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Fit to fly?

Why might I need additional oxygen when flying?

The air we normally breathe is made up of about 21% oxygen. However, the amount of oxygen in the air gets lower the higher up we go, e.g. up a mountain or on a plane. To make sure that there is enough oxygen for the people on board an aeroplane to breathe in, they are designed to keep the oxygen levels inside the plane at the right level artificially (pressurised).

However, oxygen levels are only kept at this level up to 8,000ft in the air. Above this, the amount of oxygen in the air drops to about 15%. This leads to lower levels of oxygen in your blood. If you do not have a lung condition, the drop in oxygen is not enough that you would feel the difference. If you have a lung condition, your oxygen levels may already be low, or your lungs may not be able to work properly to keep the amount of oxygen in your blood at a safe level. Lower levels of oxygen in your blood may make you feel unwell or could even be harmful to you during or after your flight. Additional oxygen keeps the oxygen levels in your blood at a comfortable level and keeps you safe.

What is the hypoxic challenge – or fit to fly – test?

The hypoxic challenge test, also known as a fit to fly test, recreates the oxygen levels on an aeroplane and measures how your body responds. The test involves breathing in air containing less oxygen than normal and seeing how it affects you in a controlled environment. Results of the test will show if you need additional oxygen when you fly.

What happens during the test?

First, your doctor will need to take some blood from you to check what your oxygen levels are like normally (a blood gas test).

If your oxygen levels are already low at this stage, your doctor will recommend that you take oxygen on your flight, and you will not need to take the fit to fly test.

If your oxygen levels are OK, your doctor may still think you could be at risk and ask you to take the hypoxic challenge test, also known as a fit to fly test.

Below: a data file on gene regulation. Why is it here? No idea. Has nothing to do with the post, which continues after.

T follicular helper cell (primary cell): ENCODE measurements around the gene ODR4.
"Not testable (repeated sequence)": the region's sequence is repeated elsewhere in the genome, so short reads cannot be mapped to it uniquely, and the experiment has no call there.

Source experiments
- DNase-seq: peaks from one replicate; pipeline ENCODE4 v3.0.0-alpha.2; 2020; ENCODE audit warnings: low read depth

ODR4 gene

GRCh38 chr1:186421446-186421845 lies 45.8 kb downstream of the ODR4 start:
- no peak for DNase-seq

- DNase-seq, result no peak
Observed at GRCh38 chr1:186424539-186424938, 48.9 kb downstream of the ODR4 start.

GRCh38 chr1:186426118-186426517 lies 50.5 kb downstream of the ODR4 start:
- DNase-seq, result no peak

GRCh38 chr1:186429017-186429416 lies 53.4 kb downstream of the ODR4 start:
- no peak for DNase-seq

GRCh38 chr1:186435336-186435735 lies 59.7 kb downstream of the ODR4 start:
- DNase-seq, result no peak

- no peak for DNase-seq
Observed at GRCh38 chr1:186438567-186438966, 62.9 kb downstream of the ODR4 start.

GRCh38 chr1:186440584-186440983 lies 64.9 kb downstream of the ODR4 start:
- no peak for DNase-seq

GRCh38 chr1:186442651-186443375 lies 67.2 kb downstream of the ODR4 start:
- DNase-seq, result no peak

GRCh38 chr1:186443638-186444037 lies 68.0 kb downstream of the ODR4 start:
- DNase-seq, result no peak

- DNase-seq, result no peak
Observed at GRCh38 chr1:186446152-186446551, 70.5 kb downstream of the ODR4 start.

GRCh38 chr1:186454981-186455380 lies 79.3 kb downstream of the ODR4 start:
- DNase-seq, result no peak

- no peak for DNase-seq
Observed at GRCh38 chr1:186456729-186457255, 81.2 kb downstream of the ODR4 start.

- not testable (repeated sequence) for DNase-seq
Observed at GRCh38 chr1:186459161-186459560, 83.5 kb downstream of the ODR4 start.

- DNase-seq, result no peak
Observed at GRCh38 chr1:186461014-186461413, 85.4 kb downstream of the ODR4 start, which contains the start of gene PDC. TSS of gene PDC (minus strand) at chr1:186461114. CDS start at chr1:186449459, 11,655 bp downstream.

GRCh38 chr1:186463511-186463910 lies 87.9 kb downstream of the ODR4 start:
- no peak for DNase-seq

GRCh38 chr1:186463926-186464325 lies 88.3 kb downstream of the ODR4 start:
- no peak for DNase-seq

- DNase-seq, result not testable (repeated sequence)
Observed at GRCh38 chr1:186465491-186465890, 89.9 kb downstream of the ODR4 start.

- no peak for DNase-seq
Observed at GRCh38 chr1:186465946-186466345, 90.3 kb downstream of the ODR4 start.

The test involves breathing air containing 15% oxygen through a face mask or mouthpiece for up to 20 minutes. Your healthcare will stay with you during the test to monitor your response.

During the test, your oxygen levels will be measured using a device called an oximeter, which shines a small light through your finger, ear or forehead to measure your oxygen levels. If it shows that your oxygen levels have fallen below the recommended amount, your doctor will stop the test and check your oxygen levels with another blood sample.

If the test continues for the full 20 minutes, your doctor will take another blood sample at the end of the test to check your oxygen levels.

The test can have two results:

How long is the test valid for?

Your doctor will usually tell you how long your test results are valid for. As long as your condition stays the same, the results should stay valid.

If your health condition gets worse (i.e. exacerbations, lower oxygen saturations at rest), you will need to take the test again to check your oxygen needs when you next fly.

Will the test tell me the oxygen flow rate I will need?

Oxygen flow rate can be either 2 or 4 litres per minute.

In some hospitals, your doctor will decide which flow rate is best based on the results of the test and your general health.

In other hospitals, you will do an extra test called a titration study. In this test, you will be asked to repeat the fit to fly test on 2 litres per minute of oxygen. If your oxygen levels recover, this will be the flow rate you will need. If your level of oxygen does not return to acceptable levels, then your doctor will recommend that you use 4 litres per minute.